March 8, 2012
Recently, the pink slime scrap meat used by McDonald’s to make various forms of ‘food’ was exposed, and its use subsequently came to a halt. A lazy public statement was issued, calling the pink slime “selective lean beef trimmings treated with ammonia that is a safe product”
Ammonia-Tainted ‘Pink Slime’ Ravaging US Meat Products
These ‘lean beef trimmings’ are what’s left after all the muscular cuts of beef have been taken from a cow. Experts state that the meat is not muscle, but fat trimmings and connective tissue that are separated from the bone – scrap meat that is not fit for human consumption.
The trimmings are then treated with an ammonia solution in an attempt to kill whatever may be lurking in it. The product is then minced into the now infamous pink slime, a pseudo meat replacement with no nutritional value whatsoever.
Since the alarm has been raised, McDonald’s and others have been urged to cease use of the product. Despite this, this pseudo meat is used in over 70% of ground beef products in supermarkets around the country. Along with the widescale use in supermarkets, the USDA has purchased 7 million pounds of the product to be used in school lunch programs nationwide.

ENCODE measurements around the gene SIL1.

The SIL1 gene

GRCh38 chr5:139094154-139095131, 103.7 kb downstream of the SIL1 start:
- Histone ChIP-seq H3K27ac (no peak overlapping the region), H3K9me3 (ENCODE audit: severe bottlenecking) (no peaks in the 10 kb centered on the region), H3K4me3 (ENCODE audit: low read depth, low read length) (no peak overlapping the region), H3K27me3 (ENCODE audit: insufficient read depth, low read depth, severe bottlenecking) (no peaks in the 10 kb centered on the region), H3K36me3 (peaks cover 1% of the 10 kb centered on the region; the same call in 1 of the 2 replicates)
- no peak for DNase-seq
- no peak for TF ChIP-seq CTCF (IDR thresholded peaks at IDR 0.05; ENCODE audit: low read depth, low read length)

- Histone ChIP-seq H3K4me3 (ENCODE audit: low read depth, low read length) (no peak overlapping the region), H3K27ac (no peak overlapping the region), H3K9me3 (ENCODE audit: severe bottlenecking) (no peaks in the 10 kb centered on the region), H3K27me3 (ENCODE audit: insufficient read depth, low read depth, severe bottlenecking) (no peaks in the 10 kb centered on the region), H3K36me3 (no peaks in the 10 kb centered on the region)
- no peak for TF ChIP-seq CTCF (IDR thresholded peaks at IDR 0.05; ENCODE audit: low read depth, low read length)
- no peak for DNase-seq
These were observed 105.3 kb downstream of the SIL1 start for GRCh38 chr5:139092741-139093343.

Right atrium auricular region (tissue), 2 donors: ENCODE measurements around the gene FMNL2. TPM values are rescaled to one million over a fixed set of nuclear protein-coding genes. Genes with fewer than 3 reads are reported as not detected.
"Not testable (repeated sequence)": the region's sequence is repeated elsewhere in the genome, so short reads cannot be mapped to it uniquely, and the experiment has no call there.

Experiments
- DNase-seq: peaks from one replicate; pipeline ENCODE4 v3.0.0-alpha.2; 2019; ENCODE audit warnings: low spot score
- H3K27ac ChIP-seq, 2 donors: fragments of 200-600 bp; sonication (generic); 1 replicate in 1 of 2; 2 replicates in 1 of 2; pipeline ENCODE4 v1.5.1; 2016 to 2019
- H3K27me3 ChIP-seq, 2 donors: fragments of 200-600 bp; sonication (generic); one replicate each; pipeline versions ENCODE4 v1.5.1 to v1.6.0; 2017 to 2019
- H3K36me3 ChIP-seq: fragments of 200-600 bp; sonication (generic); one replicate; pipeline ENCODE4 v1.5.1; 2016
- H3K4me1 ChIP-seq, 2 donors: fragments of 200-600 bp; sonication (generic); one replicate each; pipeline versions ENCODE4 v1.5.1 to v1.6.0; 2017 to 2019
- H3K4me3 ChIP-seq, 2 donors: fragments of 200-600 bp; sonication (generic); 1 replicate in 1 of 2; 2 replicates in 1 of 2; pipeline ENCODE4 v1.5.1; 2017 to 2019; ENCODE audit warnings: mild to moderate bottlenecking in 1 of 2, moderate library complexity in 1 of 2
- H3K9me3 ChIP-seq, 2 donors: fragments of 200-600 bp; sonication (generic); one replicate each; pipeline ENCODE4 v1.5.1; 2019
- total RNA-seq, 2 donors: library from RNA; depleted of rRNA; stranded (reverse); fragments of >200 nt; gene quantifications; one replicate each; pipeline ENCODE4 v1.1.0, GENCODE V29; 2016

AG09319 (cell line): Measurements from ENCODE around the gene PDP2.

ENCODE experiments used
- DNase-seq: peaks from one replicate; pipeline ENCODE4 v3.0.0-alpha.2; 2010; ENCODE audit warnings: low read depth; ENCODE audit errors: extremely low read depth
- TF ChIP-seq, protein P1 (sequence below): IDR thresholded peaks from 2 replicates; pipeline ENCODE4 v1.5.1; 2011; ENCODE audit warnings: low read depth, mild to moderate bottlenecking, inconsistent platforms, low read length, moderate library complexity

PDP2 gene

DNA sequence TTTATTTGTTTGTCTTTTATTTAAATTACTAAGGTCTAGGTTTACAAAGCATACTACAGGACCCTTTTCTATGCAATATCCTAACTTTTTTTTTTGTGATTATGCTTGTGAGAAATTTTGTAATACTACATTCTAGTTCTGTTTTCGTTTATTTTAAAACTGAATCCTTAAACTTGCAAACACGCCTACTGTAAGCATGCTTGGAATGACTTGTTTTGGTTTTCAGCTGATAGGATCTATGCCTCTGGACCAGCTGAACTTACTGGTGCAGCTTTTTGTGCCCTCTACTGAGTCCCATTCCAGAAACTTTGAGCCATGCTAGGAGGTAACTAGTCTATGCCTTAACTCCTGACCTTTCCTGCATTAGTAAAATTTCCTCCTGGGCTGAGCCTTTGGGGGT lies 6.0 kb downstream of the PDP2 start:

Not only does the meat provide no nutritional value at all, but it is chemically contaminated from ammonia, the toxic cleaning agent found under the sink. The ammonia treatment is in response to the danger of contamination from salmonella or E. coli. The scrap meats themselves are more likely to contain pathogens, and despite the chemical treatment, they are still hardly safe or free from contamination.
This slime is used in many products, but is virtually impossible to track down because there is no nutrition labeling for it. There has also been little attention given to the dangerous chemical process used to attempt to render the slime as safe. The McDonald’s statement points out that this product has been regulated and “used for decades.”
Any efforts to make it safe or nutritionally viable are in vain however, as the base ingredients, the process used, and the end result are all high risk while providing no actual food value. Any attempt to feed this to growing children and teens should be met with a similar outcry, and effectively rebuked and replaced with a legitimate program for healthy foods and real nutrition.
This article first appeared at Natural Society, covering a wide array of important health issues.